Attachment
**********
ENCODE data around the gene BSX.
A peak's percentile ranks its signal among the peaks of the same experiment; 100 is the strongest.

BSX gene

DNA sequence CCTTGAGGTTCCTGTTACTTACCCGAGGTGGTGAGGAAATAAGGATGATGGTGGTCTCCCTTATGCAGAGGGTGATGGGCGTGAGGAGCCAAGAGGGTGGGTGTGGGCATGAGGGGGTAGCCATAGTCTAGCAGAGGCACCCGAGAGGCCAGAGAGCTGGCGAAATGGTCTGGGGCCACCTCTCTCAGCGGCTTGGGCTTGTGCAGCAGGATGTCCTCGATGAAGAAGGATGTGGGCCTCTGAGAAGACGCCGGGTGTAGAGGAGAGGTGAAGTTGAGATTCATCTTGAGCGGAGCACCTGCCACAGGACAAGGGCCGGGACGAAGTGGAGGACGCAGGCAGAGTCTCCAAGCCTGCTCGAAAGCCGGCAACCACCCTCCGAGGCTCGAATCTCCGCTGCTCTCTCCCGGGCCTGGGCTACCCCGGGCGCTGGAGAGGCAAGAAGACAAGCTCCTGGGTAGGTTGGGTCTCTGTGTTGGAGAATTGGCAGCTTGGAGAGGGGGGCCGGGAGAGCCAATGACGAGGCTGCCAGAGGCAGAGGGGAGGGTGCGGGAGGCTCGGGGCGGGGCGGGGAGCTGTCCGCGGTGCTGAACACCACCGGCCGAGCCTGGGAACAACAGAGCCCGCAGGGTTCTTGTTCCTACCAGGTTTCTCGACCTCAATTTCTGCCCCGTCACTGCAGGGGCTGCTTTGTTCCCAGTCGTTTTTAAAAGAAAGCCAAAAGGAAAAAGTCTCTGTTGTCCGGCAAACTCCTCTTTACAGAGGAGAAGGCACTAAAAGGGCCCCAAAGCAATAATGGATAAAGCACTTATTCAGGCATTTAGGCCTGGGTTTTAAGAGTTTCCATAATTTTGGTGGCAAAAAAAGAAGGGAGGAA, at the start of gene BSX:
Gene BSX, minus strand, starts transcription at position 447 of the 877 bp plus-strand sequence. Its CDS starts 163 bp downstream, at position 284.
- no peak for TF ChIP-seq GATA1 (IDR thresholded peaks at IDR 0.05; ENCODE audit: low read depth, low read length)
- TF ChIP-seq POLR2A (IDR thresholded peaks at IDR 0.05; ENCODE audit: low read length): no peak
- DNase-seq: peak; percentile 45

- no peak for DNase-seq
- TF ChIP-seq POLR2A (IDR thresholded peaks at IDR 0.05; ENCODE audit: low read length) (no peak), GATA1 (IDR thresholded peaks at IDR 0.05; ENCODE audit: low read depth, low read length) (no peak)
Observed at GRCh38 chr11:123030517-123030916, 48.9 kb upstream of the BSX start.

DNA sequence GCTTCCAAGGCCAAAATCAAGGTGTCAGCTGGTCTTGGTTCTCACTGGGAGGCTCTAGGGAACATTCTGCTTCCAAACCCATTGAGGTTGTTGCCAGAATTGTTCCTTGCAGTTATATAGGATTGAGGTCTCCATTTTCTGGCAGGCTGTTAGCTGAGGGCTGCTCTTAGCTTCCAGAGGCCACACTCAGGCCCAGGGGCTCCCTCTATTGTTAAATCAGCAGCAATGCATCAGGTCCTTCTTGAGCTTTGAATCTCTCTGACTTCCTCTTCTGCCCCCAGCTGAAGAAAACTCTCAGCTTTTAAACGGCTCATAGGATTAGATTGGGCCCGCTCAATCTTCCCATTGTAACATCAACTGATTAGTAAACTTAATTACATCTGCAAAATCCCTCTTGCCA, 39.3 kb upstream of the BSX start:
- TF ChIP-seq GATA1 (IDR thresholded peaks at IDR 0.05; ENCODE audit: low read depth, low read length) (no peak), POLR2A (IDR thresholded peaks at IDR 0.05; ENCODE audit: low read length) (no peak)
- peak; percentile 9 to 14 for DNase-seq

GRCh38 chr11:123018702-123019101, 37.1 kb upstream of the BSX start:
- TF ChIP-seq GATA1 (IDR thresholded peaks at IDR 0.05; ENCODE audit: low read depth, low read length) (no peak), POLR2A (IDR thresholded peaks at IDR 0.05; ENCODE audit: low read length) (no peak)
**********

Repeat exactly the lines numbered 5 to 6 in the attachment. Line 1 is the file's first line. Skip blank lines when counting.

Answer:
Gene BSX, minus strand, starts transcription at position 447 of the 877 bp plus-strand sequence. Its CDS starts 163 bp downstream, at position 284.
- no peak for TF ChIP-seq GATA1 (IDR thresholded peaks at IDR 0.05; ENCODE audit: low read depth, low read length)